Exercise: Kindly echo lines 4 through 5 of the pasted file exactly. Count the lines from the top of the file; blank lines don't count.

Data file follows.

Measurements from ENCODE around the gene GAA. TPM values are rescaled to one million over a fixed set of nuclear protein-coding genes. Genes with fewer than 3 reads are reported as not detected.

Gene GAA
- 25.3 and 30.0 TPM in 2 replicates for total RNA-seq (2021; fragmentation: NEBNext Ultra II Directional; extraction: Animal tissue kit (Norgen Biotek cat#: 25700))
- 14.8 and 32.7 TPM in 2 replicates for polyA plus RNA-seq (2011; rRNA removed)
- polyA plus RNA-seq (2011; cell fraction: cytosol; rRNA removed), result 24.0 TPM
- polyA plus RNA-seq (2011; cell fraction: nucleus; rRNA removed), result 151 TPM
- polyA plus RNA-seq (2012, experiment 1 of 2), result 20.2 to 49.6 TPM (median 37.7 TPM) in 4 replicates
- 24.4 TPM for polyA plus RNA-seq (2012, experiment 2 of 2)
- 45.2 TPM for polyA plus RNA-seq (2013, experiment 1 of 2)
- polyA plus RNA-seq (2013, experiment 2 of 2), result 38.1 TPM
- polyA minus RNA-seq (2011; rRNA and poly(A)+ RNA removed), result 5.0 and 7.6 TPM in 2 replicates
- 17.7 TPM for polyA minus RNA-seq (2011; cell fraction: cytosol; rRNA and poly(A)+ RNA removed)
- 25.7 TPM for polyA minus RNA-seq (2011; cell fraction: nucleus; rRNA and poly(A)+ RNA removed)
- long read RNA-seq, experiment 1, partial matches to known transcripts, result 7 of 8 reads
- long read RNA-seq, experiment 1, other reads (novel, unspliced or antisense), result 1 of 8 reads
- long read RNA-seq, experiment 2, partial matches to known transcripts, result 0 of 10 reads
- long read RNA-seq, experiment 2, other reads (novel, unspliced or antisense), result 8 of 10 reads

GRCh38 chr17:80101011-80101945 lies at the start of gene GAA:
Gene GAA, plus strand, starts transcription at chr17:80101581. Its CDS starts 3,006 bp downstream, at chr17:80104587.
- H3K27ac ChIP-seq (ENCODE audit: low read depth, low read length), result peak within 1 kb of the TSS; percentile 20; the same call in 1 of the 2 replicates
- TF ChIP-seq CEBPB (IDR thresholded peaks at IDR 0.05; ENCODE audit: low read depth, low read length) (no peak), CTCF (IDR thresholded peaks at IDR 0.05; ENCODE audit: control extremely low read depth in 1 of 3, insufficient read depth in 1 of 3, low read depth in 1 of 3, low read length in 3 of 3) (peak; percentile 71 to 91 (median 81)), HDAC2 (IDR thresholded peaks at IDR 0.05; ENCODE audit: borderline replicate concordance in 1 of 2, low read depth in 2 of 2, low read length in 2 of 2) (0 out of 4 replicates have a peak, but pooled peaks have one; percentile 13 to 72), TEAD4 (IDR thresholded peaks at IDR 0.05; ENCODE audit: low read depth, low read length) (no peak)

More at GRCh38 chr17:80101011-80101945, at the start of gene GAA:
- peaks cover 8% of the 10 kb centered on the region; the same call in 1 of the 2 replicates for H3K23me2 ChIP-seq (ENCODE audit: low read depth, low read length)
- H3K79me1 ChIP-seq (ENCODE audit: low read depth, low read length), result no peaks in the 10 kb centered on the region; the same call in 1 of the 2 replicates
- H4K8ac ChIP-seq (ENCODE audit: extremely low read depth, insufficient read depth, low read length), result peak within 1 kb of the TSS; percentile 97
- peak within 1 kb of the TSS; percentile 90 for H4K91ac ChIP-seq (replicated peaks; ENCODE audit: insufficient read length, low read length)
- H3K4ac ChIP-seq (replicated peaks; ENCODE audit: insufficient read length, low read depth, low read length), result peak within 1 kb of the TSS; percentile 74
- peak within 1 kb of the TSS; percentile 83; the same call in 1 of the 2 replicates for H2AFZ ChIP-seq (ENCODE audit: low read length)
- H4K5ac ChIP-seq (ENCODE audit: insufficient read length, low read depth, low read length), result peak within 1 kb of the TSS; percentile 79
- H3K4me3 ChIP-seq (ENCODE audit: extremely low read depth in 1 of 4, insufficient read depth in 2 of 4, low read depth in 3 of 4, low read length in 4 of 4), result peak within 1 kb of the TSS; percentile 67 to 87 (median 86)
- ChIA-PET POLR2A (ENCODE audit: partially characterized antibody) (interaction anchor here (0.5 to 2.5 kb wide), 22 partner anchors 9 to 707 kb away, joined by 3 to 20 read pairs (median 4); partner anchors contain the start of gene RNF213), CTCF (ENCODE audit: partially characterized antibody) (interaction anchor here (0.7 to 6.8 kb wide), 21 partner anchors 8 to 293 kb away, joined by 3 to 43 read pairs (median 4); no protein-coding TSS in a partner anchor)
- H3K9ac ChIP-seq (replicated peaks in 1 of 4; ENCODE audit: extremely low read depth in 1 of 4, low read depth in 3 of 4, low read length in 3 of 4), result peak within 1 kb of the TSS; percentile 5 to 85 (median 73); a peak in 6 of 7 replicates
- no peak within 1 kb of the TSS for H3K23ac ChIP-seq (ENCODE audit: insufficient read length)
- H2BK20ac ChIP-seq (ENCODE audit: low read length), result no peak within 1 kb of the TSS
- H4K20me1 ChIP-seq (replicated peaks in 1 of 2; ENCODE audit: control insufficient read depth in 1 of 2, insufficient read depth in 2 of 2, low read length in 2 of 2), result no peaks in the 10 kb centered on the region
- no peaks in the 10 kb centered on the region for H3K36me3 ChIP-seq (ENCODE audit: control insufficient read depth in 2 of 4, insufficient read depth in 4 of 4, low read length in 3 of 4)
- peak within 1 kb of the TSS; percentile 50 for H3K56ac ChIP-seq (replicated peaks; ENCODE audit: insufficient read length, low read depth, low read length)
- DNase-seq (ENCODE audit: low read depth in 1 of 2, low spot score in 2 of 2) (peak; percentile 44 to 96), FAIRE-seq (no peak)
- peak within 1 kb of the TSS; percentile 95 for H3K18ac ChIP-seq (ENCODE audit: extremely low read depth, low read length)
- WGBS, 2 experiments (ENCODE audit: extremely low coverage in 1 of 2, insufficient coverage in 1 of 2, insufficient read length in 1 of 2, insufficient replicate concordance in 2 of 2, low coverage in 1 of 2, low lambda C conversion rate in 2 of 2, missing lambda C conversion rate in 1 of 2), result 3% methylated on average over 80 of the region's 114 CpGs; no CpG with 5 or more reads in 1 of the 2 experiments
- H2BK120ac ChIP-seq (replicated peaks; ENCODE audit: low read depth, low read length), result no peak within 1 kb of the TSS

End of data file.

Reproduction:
- 14.8 and 32.7 TPM in 2 replicates for polyA plus RNA-seq (2011; rRNA removed)
- polyA plus RNA-seq (2011; cell fraction: cytosol; rRNA removed), result 24.0 TPM